I recently read an article from The Atlantic Monthly online titled “Harvard and the Making of the Unabomber.” The author, Alston Chase, has corresponded with Ted Kaczynski at length and also wrote the book A Mind for Murder: The Education of the Unabomber and the Origins of Modern Terrorism. I first came across Alston Chase’s work when I listened to a Radio Lab podcast about an experiment conducted at Harvard during the 1950s. The experimenter, psychologist Harry Murray, had worked for the OSS, the precursor to the CIA, studying (and creating experiments on) stress in interrogations. It’s unclear whether his experiments at Harvard were under the auspices of the OSS or whether they were independently motivated. According to Chase, it’s even unclear what the real purpose of the Harvard experiments were.
The experiments, conducted over a period of 3 years, deceived Harvard students and subjected them to severe stress and cruelty. At one point in the experiments, students were asked to write an autobiography and detail very personal accounts related to their sexuality, toilet training, and other intimate experiences. They were told they’d be meeting with another student, who had also written an autobiography, to discuss their various experiences. Instead, they were placed in brightly lit interrogation rooms, hooked to electrodes to monitor their responses, filmed through a one-way mirror — from which they were being observed — and then ridiculed, humiliated, insulted and victimized by an older stooge, not a peer as they were expecting. They were later required to watch the videos of themselves undergoing this humiliation and trauma.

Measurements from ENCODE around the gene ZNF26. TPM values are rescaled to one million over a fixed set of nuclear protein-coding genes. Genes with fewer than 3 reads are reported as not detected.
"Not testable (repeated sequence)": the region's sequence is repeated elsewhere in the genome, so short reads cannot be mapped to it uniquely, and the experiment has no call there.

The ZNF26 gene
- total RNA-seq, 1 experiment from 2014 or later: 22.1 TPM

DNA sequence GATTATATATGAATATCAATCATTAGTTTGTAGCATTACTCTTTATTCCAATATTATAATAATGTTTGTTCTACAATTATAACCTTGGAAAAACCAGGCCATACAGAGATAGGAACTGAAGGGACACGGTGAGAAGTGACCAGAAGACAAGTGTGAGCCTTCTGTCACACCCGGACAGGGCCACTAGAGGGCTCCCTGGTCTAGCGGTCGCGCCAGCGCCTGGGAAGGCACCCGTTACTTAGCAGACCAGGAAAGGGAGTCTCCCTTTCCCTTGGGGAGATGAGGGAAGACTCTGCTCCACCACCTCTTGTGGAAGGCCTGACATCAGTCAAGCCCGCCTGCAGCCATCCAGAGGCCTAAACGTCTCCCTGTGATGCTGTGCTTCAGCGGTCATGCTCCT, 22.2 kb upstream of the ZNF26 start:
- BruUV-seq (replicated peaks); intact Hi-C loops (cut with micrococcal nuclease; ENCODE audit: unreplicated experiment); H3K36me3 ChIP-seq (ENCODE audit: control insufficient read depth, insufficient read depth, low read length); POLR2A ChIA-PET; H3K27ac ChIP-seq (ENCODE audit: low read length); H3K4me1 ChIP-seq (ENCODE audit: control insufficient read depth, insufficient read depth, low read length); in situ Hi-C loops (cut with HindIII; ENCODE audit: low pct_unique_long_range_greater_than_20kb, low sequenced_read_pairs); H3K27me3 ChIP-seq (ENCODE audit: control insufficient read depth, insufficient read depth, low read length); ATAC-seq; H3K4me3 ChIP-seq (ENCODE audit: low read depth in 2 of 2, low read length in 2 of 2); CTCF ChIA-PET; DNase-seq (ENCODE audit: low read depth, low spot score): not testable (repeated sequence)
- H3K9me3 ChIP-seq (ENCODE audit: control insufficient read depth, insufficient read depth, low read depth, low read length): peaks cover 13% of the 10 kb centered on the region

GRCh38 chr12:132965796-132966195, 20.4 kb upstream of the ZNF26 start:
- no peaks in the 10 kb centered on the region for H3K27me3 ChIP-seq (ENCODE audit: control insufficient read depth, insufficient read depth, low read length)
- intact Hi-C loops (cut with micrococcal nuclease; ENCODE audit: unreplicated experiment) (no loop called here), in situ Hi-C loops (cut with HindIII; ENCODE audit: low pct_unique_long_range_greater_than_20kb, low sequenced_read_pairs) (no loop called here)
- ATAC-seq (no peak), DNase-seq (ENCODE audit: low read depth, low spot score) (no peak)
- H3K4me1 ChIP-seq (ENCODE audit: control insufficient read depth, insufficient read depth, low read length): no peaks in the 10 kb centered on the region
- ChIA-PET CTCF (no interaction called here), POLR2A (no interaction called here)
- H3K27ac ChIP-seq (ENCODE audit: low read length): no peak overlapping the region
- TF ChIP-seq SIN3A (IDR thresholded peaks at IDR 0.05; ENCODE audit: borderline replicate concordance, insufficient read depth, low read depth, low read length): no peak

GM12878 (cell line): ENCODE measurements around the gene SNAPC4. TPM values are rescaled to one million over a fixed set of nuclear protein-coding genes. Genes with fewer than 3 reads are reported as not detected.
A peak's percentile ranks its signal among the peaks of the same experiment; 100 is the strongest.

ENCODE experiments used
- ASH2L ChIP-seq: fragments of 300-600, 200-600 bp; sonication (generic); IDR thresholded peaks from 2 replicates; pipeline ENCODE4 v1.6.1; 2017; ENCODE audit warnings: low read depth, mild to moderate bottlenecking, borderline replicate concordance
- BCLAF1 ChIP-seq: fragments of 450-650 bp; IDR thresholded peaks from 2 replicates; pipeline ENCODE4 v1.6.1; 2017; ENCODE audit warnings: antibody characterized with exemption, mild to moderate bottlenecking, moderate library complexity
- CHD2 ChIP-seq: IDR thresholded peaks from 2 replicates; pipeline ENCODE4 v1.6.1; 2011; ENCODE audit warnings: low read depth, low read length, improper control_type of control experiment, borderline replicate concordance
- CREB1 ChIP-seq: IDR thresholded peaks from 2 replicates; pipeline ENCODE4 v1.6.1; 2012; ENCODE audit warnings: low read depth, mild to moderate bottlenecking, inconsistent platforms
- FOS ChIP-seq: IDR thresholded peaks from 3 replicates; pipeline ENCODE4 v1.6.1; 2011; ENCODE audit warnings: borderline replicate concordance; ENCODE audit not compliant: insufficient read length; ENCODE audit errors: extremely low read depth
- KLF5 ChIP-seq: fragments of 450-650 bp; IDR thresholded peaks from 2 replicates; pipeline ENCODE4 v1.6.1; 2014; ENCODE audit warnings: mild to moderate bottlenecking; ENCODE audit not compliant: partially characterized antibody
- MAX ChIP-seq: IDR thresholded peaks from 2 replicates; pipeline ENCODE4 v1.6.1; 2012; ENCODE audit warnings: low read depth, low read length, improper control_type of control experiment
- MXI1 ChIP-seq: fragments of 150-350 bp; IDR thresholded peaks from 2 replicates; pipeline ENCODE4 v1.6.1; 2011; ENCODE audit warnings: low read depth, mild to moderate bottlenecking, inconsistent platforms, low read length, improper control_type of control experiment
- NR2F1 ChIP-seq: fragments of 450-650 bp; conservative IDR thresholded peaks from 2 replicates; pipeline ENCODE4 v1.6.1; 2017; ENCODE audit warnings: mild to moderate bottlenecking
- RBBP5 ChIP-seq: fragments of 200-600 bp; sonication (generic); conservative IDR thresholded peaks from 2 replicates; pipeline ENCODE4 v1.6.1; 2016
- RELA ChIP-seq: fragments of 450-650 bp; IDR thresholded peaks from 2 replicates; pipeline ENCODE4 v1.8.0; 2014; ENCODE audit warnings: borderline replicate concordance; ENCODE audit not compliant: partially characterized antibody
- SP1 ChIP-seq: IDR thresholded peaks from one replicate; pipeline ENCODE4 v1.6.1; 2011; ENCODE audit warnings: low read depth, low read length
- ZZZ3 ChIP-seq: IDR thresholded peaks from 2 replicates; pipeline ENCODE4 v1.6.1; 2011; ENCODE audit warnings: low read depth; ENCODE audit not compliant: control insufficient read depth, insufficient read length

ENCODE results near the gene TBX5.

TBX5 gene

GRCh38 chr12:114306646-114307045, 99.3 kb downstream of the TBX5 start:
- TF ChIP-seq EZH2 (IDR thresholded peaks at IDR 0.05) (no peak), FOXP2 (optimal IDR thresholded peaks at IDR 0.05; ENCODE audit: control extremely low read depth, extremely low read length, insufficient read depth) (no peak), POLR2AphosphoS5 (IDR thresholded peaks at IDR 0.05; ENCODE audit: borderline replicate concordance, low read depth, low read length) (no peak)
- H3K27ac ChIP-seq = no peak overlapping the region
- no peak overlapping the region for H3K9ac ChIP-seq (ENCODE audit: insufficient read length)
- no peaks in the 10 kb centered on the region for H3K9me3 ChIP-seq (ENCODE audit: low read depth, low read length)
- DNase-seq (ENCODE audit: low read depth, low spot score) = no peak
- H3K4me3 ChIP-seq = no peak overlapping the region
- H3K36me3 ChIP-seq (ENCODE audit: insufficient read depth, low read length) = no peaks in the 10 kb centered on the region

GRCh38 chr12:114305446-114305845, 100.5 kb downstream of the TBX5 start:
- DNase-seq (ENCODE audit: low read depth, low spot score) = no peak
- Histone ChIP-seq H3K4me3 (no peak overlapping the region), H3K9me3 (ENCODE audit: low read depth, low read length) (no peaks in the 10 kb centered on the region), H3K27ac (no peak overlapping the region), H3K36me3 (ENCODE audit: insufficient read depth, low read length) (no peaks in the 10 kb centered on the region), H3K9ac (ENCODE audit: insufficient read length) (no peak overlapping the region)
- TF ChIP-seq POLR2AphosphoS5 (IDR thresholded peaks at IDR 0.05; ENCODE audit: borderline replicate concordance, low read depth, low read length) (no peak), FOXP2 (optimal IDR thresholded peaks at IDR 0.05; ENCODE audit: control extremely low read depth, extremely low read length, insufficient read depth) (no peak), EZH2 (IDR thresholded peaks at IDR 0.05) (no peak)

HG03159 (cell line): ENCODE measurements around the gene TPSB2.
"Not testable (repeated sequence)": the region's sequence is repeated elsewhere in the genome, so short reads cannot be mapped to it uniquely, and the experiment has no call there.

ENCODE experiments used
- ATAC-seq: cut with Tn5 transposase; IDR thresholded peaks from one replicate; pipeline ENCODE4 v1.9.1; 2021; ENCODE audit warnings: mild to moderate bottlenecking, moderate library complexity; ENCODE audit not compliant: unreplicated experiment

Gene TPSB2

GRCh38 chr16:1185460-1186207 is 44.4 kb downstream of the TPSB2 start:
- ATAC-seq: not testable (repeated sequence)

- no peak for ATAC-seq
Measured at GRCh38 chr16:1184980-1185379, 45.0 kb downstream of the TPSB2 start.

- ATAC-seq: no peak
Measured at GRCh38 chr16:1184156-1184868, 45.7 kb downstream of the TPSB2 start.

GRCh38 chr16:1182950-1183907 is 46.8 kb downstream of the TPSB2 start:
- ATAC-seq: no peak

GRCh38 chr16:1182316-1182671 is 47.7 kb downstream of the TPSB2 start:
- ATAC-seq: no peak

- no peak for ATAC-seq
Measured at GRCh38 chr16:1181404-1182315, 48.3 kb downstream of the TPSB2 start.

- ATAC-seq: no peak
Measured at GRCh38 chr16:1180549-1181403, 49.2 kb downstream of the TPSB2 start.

Ted Kaczynski was one of the students in these experiments, and although he wouldn’t talk about them with Chase, it turns out that he had a huge negative response, according to the monitors of his stress levels. Chase explores whether these experiments influenced Kaczynski such that he became more predisposed to carry out his murders as the Unabomber.
When I heard about these experiments, and after getting over my shock that they were ever conducted, I couldn’t help but wonder what might have happened had a different experiment been performed. In one of the experiments Murray did, the students wrote their life philosophies. What if an experimenter asked students to write a combination autobiography, personal philosophy and goals for their lives and a “stooge” validated their ideas and encouraged their interests and supported their goals, and rather than humiliate them, extolled their virtues. What if they went over the top in the other direction? I’m not suggesting that this would be a good thing to do, but I wonder what the result would be. What might the students do with such praise and validation? Who might they become? How might Ted Kaczynski’s life have been different had this been the experimental protocol conducted over three years? And lastly, where are the social psychology experiments that seek to bring out the best in people so that we can learn how better to foster compassion, courage, honesty and integrity for a healthier world?
Author of Most Good, Least Harm and Above All, Be Kind
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Filed under: Cultural Issues, human rights, responsibility, social psychology | Tagged: cruelty, experiments, human rights, humiliation, interrogation techniques, responsibility, science, social psychology, stress, Ted Kaczynski, terrorism, torture | 5 Comments »